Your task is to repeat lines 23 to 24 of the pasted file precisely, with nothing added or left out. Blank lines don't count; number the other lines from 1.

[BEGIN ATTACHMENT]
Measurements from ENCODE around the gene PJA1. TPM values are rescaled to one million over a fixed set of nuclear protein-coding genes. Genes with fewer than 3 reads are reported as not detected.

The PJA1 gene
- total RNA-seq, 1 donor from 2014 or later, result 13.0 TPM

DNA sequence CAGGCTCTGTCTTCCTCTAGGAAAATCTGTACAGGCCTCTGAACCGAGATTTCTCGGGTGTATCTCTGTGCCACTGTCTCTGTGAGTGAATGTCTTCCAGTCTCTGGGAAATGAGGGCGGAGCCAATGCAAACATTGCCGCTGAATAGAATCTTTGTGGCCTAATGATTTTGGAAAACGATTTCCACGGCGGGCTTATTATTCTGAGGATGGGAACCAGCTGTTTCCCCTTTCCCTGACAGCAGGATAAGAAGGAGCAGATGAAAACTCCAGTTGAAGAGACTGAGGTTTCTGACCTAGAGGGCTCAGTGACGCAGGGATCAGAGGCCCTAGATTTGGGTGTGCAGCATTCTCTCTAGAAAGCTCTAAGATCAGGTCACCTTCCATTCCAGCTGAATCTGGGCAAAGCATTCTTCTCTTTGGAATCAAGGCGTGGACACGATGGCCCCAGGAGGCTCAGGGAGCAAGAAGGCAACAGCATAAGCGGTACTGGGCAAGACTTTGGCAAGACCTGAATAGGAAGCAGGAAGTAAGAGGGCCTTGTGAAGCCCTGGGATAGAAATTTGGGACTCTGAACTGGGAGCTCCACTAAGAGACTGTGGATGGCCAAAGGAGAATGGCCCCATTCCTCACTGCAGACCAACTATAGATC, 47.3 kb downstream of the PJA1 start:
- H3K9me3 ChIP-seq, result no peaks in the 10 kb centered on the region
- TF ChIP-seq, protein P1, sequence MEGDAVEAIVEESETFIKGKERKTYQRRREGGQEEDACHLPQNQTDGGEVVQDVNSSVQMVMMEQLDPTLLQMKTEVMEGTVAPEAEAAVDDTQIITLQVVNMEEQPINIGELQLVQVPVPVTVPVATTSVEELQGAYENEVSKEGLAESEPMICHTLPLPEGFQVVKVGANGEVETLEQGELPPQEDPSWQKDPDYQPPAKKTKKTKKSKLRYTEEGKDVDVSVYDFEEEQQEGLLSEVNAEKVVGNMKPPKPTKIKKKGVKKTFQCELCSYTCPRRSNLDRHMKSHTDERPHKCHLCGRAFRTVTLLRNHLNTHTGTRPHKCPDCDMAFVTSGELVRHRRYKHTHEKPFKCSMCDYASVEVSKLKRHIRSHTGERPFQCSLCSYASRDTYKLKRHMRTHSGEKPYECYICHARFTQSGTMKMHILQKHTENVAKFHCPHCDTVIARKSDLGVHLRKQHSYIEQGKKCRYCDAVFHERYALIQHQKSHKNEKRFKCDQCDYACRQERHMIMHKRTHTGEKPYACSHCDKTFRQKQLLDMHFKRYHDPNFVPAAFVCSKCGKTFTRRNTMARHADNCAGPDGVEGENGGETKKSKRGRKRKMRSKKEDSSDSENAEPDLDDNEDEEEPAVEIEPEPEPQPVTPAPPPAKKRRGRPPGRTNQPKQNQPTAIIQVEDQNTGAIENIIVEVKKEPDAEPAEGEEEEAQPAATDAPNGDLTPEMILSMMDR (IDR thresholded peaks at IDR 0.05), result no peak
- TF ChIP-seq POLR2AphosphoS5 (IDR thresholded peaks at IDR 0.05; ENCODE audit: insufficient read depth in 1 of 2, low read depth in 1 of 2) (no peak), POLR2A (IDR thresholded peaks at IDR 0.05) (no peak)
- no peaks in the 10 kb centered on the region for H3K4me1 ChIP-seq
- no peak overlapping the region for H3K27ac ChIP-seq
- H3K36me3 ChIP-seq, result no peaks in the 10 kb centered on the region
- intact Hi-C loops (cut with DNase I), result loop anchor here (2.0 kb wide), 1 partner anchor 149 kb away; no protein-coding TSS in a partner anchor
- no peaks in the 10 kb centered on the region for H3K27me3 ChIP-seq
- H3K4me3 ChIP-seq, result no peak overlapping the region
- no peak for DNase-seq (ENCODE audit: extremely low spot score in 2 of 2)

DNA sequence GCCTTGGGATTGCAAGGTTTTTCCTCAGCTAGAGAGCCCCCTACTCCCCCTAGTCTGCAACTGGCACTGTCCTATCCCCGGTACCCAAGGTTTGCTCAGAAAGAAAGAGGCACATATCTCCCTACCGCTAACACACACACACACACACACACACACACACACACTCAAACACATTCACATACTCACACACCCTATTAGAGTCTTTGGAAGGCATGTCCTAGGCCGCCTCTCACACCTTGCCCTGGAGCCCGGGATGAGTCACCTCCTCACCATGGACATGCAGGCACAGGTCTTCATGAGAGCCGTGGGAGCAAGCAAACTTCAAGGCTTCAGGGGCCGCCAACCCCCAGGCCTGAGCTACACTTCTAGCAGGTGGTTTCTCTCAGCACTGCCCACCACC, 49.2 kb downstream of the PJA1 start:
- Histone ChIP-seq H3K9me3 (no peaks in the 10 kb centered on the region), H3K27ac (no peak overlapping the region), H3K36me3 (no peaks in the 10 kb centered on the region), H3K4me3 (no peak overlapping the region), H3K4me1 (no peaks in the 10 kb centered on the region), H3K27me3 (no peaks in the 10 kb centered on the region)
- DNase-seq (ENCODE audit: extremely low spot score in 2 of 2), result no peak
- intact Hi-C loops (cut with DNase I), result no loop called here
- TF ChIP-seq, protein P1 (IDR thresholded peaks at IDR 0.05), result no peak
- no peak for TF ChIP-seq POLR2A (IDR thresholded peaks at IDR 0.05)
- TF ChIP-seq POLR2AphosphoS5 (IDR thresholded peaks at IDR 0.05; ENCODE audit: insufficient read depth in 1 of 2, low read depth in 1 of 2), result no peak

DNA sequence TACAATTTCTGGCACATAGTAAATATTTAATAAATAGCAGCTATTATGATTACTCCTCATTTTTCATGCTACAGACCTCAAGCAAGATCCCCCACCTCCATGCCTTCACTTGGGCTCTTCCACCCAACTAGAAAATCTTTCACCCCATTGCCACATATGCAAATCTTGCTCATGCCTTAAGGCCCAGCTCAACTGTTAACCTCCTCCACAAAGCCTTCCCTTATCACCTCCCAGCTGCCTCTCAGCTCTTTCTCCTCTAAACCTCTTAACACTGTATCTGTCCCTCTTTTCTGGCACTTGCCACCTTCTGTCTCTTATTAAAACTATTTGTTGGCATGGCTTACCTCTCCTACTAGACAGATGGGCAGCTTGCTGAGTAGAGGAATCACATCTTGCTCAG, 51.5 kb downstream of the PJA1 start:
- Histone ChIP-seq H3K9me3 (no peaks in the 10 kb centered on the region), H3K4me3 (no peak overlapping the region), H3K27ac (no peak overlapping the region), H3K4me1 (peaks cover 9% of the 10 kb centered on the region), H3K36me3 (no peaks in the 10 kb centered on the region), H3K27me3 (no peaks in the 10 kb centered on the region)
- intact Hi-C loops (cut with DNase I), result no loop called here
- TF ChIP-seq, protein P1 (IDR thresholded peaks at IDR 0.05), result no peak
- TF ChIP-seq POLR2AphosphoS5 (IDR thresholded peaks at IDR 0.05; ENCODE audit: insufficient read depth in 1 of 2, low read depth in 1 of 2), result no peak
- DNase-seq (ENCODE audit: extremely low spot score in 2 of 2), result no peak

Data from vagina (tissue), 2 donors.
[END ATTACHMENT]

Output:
- Histone ChIP-seq H3K9me3 (no peaks in the 10 kb centered on the region), H3K4me3 (no peak overlapping the region), H3K27ac (no peak overlapping the region), H3K4me1 (peaks cover 9% of the 10 kb centered on the region), H3K36me3 (no peaks in the 10 kb centered on the region), H3K27me3 (no peaks in the 10 kb centered on the region)
- intact Hi-C loops (cut with DNase I), result no loop called here